The comment was made by Scottish Government minister Patrick Harvie after oil giant Shell announced it would be pulling out of the controversial Cambo oil field near Shetland.
The minister said it was “only the hard right who continue to deny the reality that” continued oil and gas extraction is “simply not compatible” with tackling climate change.
Speaking in the Scottish Affairs Committee, Mr Jack stressed the importance of the oil and gas industry to the economy of the UK.
“I think that, as quoted, remark is disgraceful.
“I support future drilling and I’m not a hard-right extremist, just to put that on record in case anyone wondered.
“We have an oil and gas industry that is in transition – and the key is transition – and we will get to net zero by 2050.
“But when we get to 2050, let’s be clear, that on current calculations … 35% – I think it’s 20% oil and 15% gas – is our requirement in 2050 of our energy source.
“We need gas to make blue hydrogen and other products, and we need oil for the petrochemicals industry.
“The idea that oil suddenly stops would kill our economy.”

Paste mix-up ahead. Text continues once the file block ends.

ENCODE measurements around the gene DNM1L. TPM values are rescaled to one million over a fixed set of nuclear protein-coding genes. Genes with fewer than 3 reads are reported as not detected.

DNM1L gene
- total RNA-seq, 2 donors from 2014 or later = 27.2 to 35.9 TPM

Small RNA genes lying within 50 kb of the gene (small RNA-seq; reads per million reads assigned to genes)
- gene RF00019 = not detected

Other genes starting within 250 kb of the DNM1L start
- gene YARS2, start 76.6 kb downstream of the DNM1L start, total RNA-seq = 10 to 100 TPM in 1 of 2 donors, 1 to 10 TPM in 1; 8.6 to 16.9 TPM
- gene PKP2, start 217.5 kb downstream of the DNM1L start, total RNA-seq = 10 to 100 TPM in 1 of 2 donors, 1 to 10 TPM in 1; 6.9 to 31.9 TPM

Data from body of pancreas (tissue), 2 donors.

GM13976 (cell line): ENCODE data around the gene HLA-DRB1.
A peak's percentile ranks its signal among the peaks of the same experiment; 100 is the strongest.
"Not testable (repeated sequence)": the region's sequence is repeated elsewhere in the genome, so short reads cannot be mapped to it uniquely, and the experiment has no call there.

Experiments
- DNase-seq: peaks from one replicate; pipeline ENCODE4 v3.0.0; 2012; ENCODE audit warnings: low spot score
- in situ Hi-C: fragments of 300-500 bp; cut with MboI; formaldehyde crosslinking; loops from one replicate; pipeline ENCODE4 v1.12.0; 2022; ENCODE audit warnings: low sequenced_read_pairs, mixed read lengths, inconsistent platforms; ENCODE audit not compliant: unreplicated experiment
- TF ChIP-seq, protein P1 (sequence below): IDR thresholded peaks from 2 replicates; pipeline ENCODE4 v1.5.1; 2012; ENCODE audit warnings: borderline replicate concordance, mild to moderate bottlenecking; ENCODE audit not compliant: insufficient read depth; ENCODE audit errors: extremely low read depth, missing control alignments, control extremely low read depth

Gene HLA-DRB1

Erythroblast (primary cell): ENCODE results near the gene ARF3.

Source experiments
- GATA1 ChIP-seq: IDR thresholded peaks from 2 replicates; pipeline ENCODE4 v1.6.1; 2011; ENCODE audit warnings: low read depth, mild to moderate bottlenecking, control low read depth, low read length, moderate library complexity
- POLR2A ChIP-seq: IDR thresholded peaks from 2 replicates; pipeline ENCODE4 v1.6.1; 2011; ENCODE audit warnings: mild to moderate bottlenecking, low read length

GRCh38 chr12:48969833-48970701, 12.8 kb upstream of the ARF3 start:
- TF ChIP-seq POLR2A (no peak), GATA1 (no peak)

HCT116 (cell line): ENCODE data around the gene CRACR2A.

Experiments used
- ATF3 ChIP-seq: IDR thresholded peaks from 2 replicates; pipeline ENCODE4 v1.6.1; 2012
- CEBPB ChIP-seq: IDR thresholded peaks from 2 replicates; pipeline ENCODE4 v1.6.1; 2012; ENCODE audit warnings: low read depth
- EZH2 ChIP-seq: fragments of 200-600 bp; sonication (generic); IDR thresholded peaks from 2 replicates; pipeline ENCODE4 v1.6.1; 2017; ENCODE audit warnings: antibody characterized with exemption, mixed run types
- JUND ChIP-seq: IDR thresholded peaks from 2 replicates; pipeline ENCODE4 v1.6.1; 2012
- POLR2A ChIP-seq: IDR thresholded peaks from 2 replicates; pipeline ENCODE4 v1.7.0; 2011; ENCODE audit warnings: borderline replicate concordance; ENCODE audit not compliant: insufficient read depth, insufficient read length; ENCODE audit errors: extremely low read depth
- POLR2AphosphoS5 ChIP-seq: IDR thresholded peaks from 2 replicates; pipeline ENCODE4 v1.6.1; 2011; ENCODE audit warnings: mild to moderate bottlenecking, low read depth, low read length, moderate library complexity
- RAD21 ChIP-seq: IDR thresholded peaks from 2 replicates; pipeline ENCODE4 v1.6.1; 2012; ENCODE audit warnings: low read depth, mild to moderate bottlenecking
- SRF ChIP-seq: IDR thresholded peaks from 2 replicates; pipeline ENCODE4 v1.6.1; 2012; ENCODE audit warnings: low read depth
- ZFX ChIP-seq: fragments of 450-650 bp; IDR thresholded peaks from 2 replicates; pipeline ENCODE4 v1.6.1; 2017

In his remarks, Mr Harvie did not use the word “extremists”.
He added: “It’s not all about driving combustion engines, by then combustion engines in vehicles will be a thing of the past, it may well be electricity, it may well be hydrogen, but it will be a thing of the past.
“We will still need oil for the petrochemical industry to produce many products that our economy relies on, not least instruments for the NHS.”
The Scottish Secretary went on to reiterate his support for the Cambo development, in which Shell had a 30% stake before the decision last week.
“I still think it’s better that we develop Cambo than bring that oil I talked about requiring in the future in from another country, that’s less efficient.
“We should get it domestically and support jobs in the north east, jobs in Shetland.”